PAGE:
Ashkenazi Women & the BRCA Gene

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Who are Ashkenazi Jews?

Ashkenazic Jews are the Jews of France, Germany, and Eastern Europe and their descendants. The adjective “Ashkenazic” and corresponding nouns, Ashkenazi (singular) and Ashkenazim (plural) are derived from the Hebrew word “Ashkenaz,” which is used to refer to Germany. Most American Jews today are Ashkenazim, descended from Jews who emigrated from Germany and Eastern Europe from the mid 1800s to the early 1900s. The pages in this site are written from the Ashkenazic Jewish perspective.

What is the BRCA gene? 

Women who carry the BRCA gene mutation face a much greater chance of developing breast and / or ovarian cancers. More than 200 mutations have been identified, three of which are typical to Ashkenazi Jews. There is a 2.5% risk of carrying this mutation.

BRCA STATS

1 in 40

Ashkenazi Jews – men and women – that carry a BRCA gene mutation

10%

Ashkenazi Jewish women that are diagnosed with breast cancer in the US who have a BRCA 1 or 2 mutation

1 in 800

People in the general population that have a BRCA 1 or 2 mutation

19%

Jewish male breast cancer cases that carry the germline BRCA mutation

12%

The average woman in the United States has about a 12 percent risk of developing breast cancer over a 90-year life span

15% to 40%

Women with a BRCA1 or BRCA2 gene mutation have a lifetime risk of 15 to 40 percent for developing ovarian cancer

79%

The 5-year survival rate for relatives of carriers of BRCA1 mutations

New Breast Cancer Treatment Options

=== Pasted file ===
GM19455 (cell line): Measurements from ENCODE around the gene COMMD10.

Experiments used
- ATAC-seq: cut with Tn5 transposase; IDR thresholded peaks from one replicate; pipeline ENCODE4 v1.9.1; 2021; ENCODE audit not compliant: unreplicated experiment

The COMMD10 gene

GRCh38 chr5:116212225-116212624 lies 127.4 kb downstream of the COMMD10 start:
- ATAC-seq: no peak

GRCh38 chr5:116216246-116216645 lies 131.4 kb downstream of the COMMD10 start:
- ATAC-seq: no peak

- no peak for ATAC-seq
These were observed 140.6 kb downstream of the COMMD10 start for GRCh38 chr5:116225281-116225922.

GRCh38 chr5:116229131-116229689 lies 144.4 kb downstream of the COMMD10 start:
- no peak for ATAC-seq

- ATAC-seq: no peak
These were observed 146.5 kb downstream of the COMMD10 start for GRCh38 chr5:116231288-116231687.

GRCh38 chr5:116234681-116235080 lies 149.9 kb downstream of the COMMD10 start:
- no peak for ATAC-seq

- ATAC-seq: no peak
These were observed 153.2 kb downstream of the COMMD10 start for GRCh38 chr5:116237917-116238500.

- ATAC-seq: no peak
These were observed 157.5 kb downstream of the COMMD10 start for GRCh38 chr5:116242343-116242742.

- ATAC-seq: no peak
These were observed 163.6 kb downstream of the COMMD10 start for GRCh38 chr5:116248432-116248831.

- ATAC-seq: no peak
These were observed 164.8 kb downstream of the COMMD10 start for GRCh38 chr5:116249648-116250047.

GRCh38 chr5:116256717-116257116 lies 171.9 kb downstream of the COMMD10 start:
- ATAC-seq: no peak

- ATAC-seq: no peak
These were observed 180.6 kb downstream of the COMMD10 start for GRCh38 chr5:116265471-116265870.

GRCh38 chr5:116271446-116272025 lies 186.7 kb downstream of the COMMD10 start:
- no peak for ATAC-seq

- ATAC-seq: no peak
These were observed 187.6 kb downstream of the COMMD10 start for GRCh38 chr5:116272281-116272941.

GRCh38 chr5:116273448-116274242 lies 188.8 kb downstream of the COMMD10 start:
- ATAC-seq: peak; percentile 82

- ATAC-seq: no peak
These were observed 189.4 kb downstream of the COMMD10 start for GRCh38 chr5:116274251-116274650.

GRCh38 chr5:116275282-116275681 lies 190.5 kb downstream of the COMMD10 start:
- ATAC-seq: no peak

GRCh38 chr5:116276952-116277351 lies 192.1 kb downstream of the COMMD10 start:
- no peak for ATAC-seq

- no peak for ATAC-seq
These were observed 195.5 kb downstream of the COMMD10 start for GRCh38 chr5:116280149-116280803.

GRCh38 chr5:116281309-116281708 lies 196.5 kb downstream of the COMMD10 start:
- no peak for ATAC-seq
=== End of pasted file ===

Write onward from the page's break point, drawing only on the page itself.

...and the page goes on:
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New breast cancer blood test could improve treatment options in more serious cases

‘Liquid biopsy’ detects tumor DNA and can track alterations in 13 different genes.

 

Women with advanced stages of breast cancer could receive potentially life-extending personalized treatment after taking a new blood test that detects tumor DNA.

The test, known as a “liquid biopsy”, can detect and track alterations in 13 different genes, including some of the most important drivers of the disease.

For patients whose cancer has spread beyond the breast and nearby glands – the most deadly stage of the disease – the new test could be used to improve and individualize their treatment as the disease progresses, researchers have said.

Around 10 percent of women have metastatic, or stage four, breast cancer at the time of their diagnosis, according to cancer support charity Macmillan. The average survival rate is around two years.

This is the first time scientists have been able to analyze two kinds of acquired DNA mutation in a single blood test. In addition, the test can spot mutations in the estrogen receptor gene ESR1, linked to resistance to anti-hormone therapies such as aromatase inhibitors.